If I’m going out of town for a week and am considering leaving my 2 dogs with an unlicensed stay at home mom, can I be held responsible for any personal injury?

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If I’m going out of town for a week and am considering leaving my 2 dogs with an unlicensed stay at home mom, can I be held responsible for any personal injury?

My concern is that if something happens to her 7 month old during their stay that i will be held responsible. If she signs a waiver can I still be held responsible at all (worst case scenario; death of the child or any damages resulting from their being there)? Also, do I have any recourse should she harm them/ lose them during a walk?

Asked on November 27, 2012 under Personal Injury, New York

Answers:

SJZ, Member, New York Bar / FreeAdvice Contributing Attorney

Answered 9 years ago | Contributor

You could be liable if the dogs have a history of biting, of aggression, of not responding well to new people or situations, or of not liking or being too rough with children, since that in that case, you would be negligent (unreasonably careless) or possibly even grossly negligent (reckless) in leaving the dogs with this single mother. It is not likely that any waiver would help you if the children were injured--the mother cannot waive their rights to compensation in a case like that; and a waiver would not help you if the mother were injured, if the situation were such that leaving the dogs with her were considered to be reckless (people cannot absolve themselves of their liability for gross negligence). Also, if a visitor to her home is injured, then a waiver would not help, since presumably, that visitor would not have signed it.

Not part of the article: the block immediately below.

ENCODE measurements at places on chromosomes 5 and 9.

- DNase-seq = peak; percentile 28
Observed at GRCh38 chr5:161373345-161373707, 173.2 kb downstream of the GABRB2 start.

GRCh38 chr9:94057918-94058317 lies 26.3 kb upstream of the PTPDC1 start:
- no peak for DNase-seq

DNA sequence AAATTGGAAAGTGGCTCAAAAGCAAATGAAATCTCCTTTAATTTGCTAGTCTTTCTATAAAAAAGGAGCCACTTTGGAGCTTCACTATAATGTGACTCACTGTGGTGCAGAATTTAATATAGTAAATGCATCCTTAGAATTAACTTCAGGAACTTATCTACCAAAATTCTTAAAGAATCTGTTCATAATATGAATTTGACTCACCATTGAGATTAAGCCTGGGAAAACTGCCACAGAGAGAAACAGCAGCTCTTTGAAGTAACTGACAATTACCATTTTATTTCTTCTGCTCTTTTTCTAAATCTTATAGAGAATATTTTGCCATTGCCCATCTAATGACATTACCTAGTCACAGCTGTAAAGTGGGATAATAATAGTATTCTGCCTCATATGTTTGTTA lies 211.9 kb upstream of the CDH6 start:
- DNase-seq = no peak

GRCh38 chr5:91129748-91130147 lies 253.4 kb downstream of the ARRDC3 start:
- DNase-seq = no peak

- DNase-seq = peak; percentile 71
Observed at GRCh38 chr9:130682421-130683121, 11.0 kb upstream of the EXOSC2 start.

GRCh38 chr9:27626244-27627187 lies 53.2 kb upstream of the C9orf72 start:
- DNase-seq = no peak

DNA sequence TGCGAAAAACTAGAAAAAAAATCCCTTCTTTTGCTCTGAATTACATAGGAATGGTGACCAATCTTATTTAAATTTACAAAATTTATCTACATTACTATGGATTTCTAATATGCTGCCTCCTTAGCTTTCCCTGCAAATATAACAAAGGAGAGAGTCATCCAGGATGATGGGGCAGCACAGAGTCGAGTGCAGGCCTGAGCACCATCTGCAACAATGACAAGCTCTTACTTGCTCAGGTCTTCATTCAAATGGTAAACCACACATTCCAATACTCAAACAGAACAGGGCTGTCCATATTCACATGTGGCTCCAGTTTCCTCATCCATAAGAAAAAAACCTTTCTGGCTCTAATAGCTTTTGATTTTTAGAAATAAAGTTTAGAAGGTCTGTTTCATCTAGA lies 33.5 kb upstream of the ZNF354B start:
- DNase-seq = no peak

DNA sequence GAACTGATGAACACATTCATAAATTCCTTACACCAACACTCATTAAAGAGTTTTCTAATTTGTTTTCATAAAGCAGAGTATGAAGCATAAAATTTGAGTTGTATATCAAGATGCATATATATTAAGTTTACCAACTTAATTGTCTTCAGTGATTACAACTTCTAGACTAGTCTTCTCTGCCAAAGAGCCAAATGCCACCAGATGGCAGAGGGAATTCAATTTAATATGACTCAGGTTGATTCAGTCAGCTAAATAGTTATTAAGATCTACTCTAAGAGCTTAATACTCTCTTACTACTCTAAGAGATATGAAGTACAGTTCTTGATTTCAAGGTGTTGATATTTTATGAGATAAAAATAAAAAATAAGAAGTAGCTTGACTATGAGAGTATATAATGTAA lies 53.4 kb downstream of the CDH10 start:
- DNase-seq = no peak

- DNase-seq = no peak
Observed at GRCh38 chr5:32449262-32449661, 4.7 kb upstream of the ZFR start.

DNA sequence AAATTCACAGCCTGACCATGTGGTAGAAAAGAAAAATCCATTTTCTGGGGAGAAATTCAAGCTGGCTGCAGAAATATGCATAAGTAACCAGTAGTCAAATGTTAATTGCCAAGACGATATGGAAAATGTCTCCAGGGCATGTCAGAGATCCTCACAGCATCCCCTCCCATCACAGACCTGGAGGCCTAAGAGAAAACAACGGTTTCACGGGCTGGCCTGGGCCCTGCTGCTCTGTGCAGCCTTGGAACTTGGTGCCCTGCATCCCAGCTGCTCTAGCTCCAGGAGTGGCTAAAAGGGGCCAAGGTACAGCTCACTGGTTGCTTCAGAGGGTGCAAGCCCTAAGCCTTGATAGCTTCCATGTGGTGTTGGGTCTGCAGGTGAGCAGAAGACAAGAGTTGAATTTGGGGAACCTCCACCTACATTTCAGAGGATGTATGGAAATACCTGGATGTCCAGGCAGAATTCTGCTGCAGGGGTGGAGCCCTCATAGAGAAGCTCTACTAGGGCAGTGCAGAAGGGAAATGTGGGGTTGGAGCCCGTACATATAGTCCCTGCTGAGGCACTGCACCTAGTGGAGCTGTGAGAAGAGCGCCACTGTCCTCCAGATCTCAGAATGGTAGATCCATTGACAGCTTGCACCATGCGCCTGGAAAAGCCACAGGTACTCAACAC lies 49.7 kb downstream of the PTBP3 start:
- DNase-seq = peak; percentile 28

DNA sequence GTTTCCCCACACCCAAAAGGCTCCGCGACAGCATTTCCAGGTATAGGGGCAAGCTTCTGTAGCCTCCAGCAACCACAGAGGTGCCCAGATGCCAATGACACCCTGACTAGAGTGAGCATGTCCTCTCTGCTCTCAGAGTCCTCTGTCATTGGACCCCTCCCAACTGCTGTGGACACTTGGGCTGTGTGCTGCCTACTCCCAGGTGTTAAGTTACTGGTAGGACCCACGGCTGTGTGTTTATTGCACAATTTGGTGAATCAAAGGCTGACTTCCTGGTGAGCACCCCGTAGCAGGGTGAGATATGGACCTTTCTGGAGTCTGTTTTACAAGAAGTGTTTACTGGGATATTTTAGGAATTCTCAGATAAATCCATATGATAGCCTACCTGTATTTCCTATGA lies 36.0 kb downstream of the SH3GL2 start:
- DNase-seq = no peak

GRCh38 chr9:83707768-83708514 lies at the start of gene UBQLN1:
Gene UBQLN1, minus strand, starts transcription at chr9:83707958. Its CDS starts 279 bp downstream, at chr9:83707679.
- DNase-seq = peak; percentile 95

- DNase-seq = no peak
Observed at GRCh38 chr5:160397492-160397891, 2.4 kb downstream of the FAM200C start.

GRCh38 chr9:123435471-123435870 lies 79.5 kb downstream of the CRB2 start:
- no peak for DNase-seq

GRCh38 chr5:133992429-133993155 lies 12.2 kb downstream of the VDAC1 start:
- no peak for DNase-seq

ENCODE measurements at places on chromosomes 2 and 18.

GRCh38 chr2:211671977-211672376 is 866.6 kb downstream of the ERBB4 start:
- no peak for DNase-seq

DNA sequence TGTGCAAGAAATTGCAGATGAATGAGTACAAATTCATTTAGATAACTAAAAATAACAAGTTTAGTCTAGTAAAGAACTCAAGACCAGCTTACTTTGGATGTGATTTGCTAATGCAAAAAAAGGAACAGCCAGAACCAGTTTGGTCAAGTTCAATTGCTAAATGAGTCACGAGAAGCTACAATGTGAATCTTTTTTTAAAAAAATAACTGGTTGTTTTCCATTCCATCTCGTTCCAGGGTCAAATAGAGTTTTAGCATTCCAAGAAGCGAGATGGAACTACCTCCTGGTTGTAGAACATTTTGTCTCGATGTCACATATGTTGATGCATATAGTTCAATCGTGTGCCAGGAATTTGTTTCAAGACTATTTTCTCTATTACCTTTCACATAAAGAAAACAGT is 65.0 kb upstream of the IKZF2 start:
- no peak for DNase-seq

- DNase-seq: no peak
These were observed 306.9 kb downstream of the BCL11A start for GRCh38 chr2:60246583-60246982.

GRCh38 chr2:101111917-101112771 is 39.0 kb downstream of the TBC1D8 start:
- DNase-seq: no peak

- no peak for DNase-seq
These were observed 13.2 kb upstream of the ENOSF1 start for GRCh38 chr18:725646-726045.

In terms of recourse if the dogs are harmed or lost--you could have her sign something saying she will compensate you for the loss of or injury to a dog. If she has limited assets or income, that may not help you--regardless of her legal liability, if she doesn't have money, you will not be paid.

You are likely better off boarding the dogs at a professional kennel.


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